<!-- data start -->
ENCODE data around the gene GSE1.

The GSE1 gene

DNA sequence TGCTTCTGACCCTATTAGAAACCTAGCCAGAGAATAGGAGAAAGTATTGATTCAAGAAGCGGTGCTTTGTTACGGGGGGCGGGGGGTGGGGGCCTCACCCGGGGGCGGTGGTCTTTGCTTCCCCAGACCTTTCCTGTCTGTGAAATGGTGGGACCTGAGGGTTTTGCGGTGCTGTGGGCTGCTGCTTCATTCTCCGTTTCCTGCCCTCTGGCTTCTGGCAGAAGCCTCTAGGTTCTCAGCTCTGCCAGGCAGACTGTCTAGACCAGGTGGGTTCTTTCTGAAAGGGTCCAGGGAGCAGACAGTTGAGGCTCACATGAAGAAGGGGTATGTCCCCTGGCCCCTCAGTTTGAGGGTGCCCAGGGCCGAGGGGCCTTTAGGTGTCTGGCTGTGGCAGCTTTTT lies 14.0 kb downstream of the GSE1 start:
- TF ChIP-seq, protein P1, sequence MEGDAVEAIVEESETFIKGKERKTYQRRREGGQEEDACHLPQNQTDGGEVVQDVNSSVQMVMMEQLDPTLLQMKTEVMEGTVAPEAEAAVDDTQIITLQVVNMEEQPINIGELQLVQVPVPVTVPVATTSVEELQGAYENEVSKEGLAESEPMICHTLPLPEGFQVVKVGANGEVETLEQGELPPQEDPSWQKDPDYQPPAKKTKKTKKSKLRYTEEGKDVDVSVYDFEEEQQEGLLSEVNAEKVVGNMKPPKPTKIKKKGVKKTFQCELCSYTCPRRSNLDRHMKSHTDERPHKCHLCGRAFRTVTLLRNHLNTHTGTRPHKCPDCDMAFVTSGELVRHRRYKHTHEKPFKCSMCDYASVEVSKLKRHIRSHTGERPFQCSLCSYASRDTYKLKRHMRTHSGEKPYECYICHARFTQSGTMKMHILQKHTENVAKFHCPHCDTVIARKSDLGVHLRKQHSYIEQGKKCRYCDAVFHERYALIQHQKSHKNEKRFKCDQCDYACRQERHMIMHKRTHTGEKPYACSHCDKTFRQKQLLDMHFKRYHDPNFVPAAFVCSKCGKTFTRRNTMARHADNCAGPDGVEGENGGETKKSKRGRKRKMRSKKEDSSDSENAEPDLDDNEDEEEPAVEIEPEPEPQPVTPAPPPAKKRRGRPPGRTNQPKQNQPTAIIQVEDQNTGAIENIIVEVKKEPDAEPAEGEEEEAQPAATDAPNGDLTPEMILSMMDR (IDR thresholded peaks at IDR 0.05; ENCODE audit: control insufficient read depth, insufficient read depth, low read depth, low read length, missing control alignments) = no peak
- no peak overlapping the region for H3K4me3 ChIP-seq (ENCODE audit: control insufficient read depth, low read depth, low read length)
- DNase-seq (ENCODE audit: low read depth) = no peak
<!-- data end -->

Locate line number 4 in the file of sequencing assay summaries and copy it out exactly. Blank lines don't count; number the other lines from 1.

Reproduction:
- TF ChIP-seq, protein P1, sequence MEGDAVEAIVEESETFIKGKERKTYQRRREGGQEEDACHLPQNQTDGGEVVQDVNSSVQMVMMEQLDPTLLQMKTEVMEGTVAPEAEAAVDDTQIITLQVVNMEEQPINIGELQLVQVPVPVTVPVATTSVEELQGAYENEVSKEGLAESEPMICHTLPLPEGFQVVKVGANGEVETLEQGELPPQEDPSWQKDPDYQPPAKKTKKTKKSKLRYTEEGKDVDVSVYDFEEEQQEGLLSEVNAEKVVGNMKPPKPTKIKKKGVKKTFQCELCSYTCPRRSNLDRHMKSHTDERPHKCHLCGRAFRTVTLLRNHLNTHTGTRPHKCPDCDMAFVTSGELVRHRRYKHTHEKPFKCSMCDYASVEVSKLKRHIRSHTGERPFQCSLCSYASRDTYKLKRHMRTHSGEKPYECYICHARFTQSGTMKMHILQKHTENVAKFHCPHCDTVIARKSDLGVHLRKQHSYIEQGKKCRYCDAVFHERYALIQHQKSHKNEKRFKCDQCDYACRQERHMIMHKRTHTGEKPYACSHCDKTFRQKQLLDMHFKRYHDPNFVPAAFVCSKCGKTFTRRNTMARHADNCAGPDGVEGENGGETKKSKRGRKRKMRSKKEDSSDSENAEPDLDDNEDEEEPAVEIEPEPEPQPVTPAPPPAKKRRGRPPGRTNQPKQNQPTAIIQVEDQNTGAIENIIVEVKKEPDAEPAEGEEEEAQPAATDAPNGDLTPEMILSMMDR (IDR thresholded peaks at IDR 0.05; ENCODE audit: control insufficient read depth, insufficient read depth, low read depth, low read length, missing control alignments) = no peak